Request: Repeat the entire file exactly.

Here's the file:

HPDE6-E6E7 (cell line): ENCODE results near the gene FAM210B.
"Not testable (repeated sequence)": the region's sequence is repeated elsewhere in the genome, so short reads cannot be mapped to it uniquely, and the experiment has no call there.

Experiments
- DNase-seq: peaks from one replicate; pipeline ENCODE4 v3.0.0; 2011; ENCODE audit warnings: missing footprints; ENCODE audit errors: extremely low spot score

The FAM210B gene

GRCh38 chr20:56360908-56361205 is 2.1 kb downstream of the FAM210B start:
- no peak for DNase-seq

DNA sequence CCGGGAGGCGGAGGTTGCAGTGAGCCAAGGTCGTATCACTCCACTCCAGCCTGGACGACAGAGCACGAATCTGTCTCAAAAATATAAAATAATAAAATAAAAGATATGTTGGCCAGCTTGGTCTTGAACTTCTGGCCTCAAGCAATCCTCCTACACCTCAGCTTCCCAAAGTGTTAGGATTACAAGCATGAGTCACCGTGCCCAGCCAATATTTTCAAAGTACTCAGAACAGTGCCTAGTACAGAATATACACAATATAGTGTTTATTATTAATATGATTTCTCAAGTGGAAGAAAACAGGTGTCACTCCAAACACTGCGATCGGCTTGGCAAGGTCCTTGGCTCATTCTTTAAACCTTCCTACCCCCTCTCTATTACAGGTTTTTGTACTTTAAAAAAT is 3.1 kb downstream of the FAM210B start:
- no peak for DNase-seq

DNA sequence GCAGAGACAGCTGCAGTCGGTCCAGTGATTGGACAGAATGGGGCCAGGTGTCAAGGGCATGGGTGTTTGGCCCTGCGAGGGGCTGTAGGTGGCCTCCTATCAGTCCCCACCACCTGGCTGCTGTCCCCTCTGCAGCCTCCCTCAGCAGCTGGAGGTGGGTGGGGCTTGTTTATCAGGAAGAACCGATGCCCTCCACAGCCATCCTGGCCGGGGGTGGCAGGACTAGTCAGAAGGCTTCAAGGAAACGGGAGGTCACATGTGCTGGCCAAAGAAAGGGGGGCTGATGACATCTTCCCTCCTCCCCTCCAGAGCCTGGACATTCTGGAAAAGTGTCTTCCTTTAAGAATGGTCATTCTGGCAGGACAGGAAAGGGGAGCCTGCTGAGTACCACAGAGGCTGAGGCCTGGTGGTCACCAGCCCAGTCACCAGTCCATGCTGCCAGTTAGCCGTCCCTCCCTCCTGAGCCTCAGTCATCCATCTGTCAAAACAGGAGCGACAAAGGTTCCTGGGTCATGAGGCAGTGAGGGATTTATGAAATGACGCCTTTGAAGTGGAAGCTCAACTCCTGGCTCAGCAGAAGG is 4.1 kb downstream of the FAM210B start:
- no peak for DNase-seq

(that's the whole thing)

HPDE6-E6E7 (cell line): ENCODE results near the gene FAM210B.
"Not testable (repeated sequence)": the region's sequence is repeated elsewhere in the genome, so short reads cannot be mapped to it uniquely, and the experiment has no call there.

Experiments
- DNase-seq: peaks from one replicate; pipeline ENCODE4 v3.0.0; 2011; ENCODE audit warnings: missing footprints; ENCODE audit errors: extremely low spot score

The FAM210B gene

GRCh38 chr20:56360908-56361205 is 2.1 kb downstream of the FAM210B start:
- no peak for DNase-seq

DNA sequence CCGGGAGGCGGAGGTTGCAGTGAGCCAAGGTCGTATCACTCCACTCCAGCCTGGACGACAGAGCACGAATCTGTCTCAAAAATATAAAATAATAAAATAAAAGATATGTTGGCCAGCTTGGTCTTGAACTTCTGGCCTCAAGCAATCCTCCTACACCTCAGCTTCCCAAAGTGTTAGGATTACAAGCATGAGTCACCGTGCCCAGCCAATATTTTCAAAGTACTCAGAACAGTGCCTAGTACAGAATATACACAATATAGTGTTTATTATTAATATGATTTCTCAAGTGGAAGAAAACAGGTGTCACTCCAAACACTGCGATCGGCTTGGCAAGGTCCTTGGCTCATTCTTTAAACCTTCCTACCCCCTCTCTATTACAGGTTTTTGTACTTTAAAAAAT is 3.1 kb downstream of the FAM210B start:
- no peak for DNase-seq

DNA sequence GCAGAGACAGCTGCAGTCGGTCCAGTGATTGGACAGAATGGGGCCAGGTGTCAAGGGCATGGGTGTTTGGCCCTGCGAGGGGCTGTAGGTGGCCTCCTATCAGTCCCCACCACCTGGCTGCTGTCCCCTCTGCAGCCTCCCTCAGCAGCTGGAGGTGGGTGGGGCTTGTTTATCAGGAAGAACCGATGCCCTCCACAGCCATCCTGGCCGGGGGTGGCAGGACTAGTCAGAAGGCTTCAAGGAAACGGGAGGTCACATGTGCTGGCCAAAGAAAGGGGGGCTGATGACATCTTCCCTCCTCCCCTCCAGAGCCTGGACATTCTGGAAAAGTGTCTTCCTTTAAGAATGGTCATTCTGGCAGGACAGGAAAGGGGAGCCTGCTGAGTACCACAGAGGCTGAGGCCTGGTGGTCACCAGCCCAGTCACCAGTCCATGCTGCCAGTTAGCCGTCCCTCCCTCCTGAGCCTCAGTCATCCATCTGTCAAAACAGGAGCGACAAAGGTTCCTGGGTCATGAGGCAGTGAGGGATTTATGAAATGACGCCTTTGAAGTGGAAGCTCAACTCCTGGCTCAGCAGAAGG is 4.1 kb downstream of the FAM210B start:
- no peak for DNase-seq